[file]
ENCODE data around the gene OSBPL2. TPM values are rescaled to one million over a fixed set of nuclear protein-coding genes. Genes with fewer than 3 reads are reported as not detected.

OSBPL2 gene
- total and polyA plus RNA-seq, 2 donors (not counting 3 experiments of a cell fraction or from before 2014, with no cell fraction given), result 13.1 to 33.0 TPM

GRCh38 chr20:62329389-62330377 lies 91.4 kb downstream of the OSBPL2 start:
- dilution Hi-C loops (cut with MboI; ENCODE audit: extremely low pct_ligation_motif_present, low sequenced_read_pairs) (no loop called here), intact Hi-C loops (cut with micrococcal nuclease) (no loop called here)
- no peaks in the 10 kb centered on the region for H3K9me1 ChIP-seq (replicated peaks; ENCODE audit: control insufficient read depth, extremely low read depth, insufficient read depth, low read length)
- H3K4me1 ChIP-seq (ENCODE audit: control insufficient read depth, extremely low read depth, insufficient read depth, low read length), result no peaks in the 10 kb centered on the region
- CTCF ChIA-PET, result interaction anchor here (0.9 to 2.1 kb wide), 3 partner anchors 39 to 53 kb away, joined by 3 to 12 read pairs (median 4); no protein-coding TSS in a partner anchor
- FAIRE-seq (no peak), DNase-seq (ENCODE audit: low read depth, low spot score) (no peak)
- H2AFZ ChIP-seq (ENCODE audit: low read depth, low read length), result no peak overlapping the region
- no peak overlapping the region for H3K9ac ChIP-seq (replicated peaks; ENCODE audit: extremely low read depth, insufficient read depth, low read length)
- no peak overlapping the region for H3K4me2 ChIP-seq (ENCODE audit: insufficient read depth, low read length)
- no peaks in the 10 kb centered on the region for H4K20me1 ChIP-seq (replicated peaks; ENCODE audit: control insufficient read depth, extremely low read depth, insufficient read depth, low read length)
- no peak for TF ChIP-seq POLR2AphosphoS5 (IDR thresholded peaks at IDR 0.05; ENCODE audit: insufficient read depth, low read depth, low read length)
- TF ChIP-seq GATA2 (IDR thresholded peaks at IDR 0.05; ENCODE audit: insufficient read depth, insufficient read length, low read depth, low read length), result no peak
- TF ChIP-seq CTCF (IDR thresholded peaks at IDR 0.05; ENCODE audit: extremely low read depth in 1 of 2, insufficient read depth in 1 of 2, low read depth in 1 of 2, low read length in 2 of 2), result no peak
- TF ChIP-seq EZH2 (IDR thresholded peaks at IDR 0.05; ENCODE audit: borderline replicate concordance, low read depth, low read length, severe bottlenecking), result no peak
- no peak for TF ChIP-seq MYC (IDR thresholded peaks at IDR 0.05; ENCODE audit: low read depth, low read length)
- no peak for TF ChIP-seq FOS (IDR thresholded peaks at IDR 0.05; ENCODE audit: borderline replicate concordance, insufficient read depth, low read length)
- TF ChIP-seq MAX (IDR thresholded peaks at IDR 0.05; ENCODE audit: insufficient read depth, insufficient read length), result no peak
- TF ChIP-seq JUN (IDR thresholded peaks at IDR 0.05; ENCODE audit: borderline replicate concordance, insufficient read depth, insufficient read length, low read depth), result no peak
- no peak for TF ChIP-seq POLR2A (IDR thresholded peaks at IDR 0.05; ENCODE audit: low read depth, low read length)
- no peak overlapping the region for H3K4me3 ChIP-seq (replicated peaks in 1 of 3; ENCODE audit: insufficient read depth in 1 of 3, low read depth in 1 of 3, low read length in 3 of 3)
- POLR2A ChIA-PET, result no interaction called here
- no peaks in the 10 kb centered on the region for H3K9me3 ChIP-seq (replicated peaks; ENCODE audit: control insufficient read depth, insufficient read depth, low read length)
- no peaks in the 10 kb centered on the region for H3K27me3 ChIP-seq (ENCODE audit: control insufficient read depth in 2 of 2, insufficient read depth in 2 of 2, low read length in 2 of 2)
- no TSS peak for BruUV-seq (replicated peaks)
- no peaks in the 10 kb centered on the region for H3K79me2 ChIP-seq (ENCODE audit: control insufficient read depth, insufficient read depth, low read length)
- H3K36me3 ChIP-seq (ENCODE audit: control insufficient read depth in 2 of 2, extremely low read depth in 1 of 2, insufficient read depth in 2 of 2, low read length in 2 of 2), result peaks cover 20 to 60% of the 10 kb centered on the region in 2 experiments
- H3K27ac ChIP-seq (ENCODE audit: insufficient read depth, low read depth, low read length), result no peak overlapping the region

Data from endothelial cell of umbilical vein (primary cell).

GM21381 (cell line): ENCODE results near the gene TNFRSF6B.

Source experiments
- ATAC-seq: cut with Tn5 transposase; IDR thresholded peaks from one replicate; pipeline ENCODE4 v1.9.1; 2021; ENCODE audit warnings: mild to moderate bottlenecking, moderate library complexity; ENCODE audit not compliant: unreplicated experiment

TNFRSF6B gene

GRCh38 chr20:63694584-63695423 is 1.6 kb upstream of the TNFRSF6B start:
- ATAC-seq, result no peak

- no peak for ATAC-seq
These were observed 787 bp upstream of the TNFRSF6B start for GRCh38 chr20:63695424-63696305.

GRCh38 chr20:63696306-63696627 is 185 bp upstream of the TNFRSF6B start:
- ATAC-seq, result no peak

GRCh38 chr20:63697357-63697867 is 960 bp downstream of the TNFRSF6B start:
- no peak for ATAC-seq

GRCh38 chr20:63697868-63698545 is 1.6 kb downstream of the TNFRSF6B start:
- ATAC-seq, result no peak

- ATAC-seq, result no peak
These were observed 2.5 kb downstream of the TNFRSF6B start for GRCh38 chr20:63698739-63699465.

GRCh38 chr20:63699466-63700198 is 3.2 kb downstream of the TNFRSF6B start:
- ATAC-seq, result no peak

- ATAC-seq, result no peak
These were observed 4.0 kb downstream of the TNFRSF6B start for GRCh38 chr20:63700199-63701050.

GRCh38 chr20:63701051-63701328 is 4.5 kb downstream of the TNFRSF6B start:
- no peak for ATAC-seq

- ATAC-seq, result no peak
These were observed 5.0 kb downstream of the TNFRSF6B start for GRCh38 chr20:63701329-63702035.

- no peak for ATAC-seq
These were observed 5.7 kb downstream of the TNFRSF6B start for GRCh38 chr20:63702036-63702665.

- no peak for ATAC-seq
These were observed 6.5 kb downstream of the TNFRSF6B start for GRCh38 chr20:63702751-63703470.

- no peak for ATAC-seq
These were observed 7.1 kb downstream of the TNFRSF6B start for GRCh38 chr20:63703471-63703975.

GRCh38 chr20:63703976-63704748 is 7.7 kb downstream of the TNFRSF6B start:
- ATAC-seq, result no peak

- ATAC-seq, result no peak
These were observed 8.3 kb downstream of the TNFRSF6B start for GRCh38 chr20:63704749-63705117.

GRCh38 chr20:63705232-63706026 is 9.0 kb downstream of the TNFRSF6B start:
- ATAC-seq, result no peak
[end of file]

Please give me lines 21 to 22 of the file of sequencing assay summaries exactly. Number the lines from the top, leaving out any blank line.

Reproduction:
- TF ChIP-seq JUN (IDR thresholded peaks at IDR 0.05; ENCODE audit: borderline replicate concordance, insufficient read depth, insufficient read length, low read depth), result no peak
- no peak for TF ChIP-seq POLR2A (IDR thresholded peaks at IDR 0.05; ENCODE audit: low read depth, low read length)